The 9th U.S. Circuit Court of Appeals in San Francisco on Thursday revived U.S. litigation accusing Facebook of violating users’ privacy rights by tracking their internet activity even after they logged out of the social media website.
The court said Facebook users could pursue several claims under federal and California privacy laws.
Facebook said the proposed class action was without merit, and the Menlo Park, California-based company will continue defending itself.
Facebook uses plug-ins to track users’ browsing histories when they visit third-party websites, and then complies these browsing histories into personal profiles which are sold to advertisers to generate revenue.
Plaintiffs filed an amended complaint on behalf of themselves and a putative class of people who had active Facebook accounts between May27,2010 and September 26, 2011. They alleged that Facebook executives were aware of the tracking of logged-out users and recognized that these practices posed various user-privacy issues.
U.S. District Judge Edward Davila in San Jose, California had dismissed the lawsuit in 2017, including claims under the federal Wiretap Act, and said the users lacked legal standing to pursue economic damages claims.
In Thursday’s decision, Chief Judge Sidney Thomas wrote:
"The panel affirmed the district court’s dismissal of the Stored Communications Act (“SCA”), breach of contract, and breach of implied covenant claims; reversed the dismissal of the remaining claims; and remanded for further consideration, in an action alleging privacy-related claims against Facebook, Inc.
As an initial matter, the panel held that plaintiffs had standing to bring their claims. Specifically, the panel held that plaintiffs adequately alleged an invasion of a legally protected interest that was concrete and particularized. As to the statutory claims, the panel held that the legislative history and statutory text demonstrated that Congress and the California legislature intended to protect these historical privacy rights when theypassed the WiretapAct, SCA, and the California Invasion of PrivacyAct (“CIPA”). In addition, plaintiffs adequately alleged that Facebook’s tracking and collection practices would cause harm or a material risk to the irinterest in controlling their personal information. Accordingly, plaintiffs sufficiently alleged a clear invasion of their right to privacy, and plaintiffs had standing to pursue their privacy claimsunder these statutes.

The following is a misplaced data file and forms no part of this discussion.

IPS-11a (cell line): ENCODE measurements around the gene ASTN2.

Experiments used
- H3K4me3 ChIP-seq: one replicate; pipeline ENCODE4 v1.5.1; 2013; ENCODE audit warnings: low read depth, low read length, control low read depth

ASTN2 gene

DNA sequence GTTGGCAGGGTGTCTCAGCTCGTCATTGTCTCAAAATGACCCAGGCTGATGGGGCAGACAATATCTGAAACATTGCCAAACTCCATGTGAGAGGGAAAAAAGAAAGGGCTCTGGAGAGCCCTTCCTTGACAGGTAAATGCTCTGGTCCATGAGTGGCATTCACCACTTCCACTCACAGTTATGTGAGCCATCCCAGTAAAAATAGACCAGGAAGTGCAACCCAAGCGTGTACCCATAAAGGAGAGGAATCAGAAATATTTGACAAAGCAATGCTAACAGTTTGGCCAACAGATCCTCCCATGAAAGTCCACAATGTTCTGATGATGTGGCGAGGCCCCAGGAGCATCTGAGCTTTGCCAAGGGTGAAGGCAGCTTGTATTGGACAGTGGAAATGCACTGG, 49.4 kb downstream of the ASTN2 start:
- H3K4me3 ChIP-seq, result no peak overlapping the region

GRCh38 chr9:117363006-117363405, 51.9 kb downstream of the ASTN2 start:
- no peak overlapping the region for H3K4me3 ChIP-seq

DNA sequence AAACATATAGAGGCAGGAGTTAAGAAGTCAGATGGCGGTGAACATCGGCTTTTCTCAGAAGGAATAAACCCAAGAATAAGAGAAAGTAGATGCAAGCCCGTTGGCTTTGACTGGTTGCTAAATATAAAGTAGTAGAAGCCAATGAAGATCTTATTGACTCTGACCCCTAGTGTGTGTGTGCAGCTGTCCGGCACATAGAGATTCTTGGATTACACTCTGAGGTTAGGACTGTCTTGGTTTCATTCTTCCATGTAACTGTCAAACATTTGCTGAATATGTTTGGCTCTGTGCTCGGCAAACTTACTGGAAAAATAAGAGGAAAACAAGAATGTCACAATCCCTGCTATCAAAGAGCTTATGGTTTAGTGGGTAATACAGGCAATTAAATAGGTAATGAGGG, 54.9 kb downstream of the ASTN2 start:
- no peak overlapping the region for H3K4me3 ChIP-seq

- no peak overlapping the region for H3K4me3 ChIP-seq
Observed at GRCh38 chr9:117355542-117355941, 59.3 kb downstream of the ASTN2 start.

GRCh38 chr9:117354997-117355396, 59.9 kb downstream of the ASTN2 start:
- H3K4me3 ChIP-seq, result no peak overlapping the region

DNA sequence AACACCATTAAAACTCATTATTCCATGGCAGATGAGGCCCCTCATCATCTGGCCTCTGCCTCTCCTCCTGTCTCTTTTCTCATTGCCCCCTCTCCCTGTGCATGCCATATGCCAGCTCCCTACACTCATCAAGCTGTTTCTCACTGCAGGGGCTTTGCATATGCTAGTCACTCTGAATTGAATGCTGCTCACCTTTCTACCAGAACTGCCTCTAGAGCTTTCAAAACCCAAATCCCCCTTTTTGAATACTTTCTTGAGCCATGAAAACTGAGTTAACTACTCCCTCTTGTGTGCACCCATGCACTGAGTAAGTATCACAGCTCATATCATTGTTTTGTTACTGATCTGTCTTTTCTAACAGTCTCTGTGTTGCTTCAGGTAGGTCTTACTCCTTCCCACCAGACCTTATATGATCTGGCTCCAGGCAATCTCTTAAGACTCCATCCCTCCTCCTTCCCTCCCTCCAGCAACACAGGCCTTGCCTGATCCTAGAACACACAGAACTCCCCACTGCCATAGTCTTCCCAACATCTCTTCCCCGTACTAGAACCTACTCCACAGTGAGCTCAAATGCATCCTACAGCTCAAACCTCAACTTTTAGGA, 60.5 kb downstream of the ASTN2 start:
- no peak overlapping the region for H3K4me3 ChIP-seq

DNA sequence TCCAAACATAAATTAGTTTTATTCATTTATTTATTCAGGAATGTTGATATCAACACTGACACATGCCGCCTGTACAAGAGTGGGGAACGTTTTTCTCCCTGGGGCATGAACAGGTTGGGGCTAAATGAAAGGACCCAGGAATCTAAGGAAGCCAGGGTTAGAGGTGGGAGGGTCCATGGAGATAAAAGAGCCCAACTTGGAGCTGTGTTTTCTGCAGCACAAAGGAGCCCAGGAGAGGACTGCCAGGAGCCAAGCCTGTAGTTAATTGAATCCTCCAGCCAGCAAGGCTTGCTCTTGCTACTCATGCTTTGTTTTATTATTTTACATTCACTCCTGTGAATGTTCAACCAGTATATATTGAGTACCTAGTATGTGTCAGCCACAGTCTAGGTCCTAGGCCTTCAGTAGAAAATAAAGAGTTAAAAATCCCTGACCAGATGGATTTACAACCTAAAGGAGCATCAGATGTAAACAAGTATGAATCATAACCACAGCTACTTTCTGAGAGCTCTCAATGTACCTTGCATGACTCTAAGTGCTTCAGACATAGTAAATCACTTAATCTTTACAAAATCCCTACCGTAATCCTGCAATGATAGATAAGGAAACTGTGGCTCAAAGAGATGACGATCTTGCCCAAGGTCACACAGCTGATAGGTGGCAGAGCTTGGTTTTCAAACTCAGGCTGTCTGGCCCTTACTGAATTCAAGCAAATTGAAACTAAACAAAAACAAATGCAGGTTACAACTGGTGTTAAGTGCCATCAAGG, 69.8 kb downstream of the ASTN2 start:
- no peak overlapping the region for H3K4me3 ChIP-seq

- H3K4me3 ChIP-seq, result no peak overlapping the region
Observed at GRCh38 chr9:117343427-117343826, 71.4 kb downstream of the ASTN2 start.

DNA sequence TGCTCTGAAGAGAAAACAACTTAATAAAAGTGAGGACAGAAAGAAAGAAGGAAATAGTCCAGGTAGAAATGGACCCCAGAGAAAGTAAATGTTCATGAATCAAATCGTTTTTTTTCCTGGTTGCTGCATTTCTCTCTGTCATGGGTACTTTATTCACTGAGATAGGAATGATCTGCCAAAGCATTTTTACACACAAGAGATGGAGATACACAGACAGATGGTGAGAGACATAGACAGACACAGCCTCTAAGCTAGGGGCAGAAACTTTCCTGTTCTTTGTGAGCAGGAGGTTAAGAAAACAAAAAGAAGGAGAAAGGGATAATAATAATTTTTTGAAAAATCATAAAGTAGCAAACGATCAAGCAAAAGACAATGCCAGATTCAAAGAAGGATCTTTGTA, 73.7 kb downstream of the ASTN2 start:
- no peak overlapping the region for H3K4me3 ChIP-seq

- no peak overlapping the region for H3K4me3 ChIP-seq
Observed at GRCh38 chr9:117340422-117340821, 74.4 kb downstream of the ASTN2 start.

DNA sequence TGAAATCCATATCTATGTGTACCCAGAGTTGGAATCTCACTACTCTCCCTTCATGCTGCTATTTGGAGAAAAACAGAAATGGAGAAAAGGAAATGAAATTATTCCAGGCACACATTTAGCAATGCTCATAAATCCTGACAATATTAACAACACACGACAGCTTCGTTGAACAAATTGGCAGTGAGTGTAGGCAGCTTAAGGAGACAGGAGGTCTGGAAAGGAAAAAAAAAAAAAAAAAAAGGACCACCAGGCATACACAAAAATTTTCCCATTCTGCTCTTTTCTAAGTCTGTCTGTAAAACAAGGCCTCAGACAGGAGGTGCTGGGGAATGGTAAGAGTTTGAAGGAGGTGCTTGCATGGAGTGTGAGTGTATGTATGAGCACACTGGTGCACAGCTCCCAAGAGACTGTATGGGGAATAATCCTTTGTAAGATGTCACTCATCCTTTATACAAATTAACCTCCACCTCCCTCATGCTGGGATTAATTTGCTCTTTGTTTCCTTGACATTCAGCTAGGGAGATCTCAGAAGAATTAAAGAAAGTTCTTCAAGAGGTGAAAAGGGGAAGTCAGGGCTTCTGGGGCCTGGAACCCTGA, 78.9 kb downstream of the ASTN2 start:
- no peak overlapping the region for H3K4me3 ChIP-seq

Facebook’s user profiles would allegedly reveal an individual’s likes, dislikes, interests, and habits over a significant amount of time, without affording users meaningful opportunity to control or prevent the unauthorized exploration of their private lives,"
Citing Facebook’s data use policy, Judge Thomas also said the plaintiffs “plausibly alleged that Facebook set an expectation that logged-out user data would not be collected, but then collected it anyway.”